About This Breed
The Cardigan Welsh Corgi was brought to Wales by the Celts about three thousand years ago. This breed is the original heeler; their short bodies and tough mouths allowed them to nip at the heels of livestock.
The Cardigan Welsh Corgi is short with a long body and very short legs. The front legs are generally bowed. The head is a triangle with round eyes close together and ears that are erect. The tail of the Cardigan Welsh Corgi is long, bushy and pointed.
The ears of the breed are naturally dropped forward, though it is the preference of breeders to crop the ears into small, equilateral triangles that stand upright. Breeders also typically dock their tails.
The Cardigan Welsh Corgi is most commonly seen in sable, red, brindle, black, blue merle, and sometimes with tan and white markings.
The outer coat of the Cardigan Corgi is soft and medium, with and a very dense rough undercoat.
Personality and Temperament
The Cardigan Welsh Corgi is affectionate with its family, it is good with playing, and is very active.
THINGS TO CONSIDER
The Cardigan Welsh Corgi can be aggressive with strangers, and they do like to bark.
IDEAL LIVING CONDITIONS
The Cardigan Welsh Corgi would do well in the city or country.
The Cardigan Welsh Corgi needs to be brushed weekly and exercised daily to reduce the tendency toward obesity.
The following conditions are commonly seen in Cardigan Welsh Corgis:
- Progressive retinal atrophy
- Bladder stones
History and Background
The Cardigan Welsh Corgi was among the first breeds to arrive in the British Isles from central Europe. It was brought to Cardiganshire in South Wales, but otherwise the breed’s origin is obscure. Extinct “turn-spit” dogs, low-bodied and short-legged dogs that turned spits (cooking fires) in English kitchens, may have influenced the dogs’ appearance. Originally, the Cardigan Welsh Corgis were used as family protectors and helpers in hunting, but it wasn’t until later that the Corgi found its true calling.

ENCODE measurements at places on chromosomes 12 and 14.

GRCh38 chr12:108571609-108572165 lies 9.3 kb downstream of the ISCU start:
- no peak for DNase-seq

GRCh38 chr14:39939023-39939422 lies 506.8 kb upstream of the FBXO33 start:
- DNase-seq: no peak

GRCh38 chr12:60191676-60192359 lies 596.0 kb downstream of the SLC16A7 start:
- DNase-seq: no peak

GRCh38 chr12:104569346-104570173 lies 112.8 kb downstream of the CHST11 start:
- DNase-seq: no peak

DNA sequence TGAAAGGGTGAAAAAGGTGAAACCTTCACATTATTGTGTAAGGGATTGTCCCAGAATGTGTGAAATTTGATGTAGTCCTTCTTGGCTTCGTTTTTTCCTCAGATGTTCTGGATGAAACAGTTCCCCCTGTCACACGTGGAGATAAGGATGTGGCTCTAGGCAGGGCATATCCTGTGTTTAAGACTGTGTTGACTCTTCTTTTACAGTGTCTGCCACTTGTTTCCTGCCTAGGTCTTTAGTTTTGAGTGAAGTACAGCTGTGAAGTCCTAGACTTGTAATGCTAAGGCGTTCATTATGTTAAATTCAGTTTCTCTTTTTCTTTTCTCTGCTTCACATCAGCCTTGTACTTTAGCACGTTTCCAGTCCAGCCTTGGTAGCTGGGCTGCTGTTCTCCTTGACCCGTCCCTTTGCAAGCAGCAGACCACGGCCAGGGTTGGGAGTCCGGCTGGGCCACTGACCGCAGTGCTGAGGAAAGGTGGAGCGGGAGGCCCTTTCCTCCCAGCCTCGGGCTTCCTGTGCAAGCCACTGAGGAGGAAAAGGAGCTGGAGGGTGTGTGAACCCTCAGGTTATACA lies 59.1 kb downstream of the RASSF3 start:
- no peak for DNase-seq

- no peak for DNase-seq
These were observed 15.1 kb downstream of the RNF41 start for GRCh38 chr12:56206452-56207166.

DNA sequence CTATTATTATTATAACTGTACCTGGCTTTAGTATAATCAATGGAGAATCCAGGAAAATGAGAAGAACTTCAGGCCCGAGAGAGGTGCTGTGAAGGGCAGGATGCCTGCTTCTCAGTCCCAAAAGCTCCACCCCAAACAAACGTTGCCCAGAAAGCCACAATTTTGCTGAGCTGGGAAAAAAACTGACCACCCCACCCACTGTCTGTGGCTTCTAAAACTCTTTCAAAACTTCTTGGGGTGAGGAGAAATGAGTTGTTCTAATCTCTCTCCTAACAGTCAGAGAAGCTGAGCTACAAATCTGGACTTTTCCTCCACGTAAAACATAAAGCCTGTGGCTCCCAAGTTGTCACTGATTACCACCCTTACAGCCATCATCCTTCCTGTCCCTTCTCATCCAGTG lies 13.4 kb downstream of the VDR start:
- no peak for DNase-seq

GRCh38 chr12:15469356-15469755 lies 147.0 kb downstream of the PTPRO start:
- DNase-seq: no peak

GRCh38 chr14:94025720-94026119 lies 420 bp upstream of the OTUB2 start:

There was a time when the amount of land occupied by cattle determined how much land would be provided to tenant farmers. Thus, the farmer had far-ranging and scattered stock. A dog was required that would drive the cattle rather than herd it. The Corgi was best suited for this purpose, as it would nip at the heels of the cattle and duck their kicks. The word Corgi, in fact, is said to be derived from “Cor,” meaning to gather and “Gi,” which means dog.
The original Corgi was the size of a Welsh yard or a little more than an English yard, from the tail-tip to nose. In some parts of Cardiganshire, the dog was known as the Ci-llathed or “yard-long dog.” Later, when the Crown lands were split, fenced, and sold there was no need for drovers and the Corgi was left unemployed. Some kept it as a companion and guard but few could afford it. Soon it was on the verge of extinction, just as its late cousin the turn-spit had gone. Breeders tried to inter-breed it with other dogs, but the results were not successful. However, one exception was the inter-breeding with the brindle herder, which led to the production of the modern Cardigans.
The first Cardigans were publicized in the 1920s. However, until 1934, the Pembroke Welsh Corgis and the Cardigan were regarded as one breed, and crossing the two was a common practice.
The first Cardigan was seen in the United States in 1931, and four years later the breed was officially recognized by the American Kennel Club. Sadly, the Cardigan does not enjoy as much popularity as the Pembroke Corgi, but it still remains a tireless, well-behaved, and devoted companion.